Smart meters are deployed across critical systems at large utilities companies, for example, power, gas, and water utilities. These systems are the lifeblood of infrastructure and failure can lead to catastrophic outcomes. Typically, smart meters allow for bidirectional communication in real time in a way that allows a gauge of some type to be adjusted. A wide variety of industries are applying analytics to the data being collected by smart meters to optimize service. For example, an oil or gas company no longer needs to physically send a worker to a location to read a meter. The provider already knows how much fuel has been consumed and how much remains.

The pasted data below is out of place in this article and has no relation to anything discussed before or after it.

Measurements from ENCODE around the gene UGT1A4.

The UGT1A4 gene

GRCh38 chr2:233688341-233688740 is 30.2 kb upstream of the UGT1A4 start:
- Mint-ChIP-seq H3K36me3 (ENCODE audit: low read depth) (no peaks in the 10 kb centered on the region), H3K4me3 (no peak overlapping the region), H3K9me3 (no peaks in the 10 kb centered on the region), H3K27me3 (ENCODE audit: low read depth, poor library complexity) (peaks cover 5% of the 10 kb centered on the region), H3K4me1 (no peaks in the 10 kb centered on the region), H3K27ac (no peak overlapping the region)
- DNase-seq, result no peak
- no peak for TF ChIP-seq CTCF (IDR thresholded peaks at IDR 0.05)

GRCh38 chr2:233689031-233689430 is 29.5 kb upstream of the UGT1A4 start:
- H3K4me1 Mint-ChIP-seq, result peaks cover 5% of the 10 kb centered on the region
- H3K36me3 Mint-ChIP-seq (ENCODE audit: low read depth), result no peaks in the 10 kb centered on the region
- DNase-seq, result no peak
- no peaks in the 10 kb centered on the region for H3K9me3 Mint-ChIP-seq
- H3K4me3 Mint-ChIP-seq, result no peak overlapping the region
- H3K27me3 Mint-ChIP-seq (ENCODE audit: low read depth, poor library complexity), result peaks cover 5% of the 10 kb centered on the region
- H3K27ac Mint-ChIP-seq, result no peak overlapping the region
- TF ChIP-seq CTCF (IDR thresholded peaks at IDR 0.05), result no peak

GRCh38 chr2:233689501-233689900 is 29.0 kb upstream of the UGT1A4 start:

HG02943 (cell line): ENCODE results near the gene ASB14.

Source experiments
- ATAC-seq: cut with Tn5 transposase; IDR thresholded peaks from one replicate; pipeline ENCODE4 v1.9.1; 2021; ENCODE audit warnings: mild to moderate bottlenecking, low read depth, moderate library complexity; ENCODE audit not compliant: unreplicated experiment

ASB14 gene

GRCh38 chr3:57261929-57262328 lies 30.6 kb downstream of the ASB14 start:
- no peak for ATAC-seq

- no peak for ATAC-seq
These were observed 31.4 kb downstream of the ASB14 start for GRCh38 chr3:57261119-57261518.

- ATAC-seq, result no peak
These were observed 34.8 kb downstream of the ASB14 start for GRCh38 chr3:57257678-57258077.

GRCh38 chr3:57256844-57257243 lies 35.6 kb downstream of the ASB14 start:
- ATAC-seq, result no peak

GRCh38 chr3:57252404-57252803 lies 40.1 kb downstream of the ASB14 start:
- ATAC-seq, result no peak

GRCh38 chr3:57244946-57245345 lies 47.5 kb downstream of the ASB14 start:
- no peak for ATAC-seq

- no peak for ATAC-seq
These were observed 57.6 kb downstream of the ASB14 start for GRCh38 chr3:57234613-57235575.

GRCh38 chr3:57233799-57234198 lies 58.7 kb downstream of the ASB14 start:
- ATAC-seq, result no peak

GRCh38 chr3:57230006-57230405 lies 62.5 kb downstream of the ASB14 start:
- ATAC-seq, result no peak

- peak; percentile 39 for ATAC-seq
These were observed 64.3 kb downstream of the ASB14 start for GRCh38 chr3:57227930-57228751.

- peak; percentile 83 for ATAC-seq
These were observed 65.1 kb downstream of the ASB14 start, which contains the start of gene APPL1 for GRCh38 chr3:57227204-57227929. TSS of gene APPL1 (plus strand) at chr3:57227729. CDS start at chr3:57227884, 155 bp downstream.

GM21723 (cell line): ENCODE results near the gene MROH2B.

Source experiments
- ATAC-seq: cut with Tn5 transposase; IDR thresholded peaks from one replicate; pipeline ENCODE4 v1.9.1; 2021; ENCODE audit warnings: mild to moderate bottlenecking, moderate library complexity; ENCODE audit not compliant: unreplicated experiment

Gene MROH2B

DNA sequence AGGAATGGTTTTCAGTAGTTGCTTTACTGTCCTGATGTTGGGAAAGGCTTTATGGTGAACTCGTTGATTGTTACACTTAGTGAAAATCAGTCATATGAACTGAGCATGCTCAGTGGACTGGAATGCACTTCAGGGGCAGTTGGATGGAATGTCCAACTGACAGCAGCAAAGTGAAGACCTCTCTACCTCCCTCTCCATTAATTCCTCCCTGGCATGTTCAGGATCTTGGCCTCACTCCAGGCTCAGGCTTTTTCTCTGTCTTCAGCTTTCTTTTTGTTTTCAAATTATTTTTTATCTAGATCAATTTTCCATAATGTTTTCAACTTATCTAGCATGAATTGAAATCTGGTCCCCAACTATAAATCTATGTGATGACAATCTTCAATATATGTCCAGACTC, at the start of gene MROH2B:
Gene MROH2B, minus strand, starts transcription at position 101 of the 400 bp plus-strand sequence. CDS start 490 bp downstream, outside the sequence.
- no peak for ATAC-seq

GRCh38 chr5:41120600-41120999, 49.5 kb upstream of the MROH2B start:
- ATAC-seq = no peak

Real time monitoring of smart meters can help organizations better analyze failures remotely, by way of remotely detecting line down failures. Energy companies and water utilities make extensive use of smart sensors to track everything from oil reserves to the quality of the water supply. Heavily regulated utilities are required to meet established SLA’s during demand response events, and machine data from smart meters can drive visibility into how they are responding.
When your Splunk deployment is ingesting smart meter data, you can use it to accomplish IoT and business analytics use cases.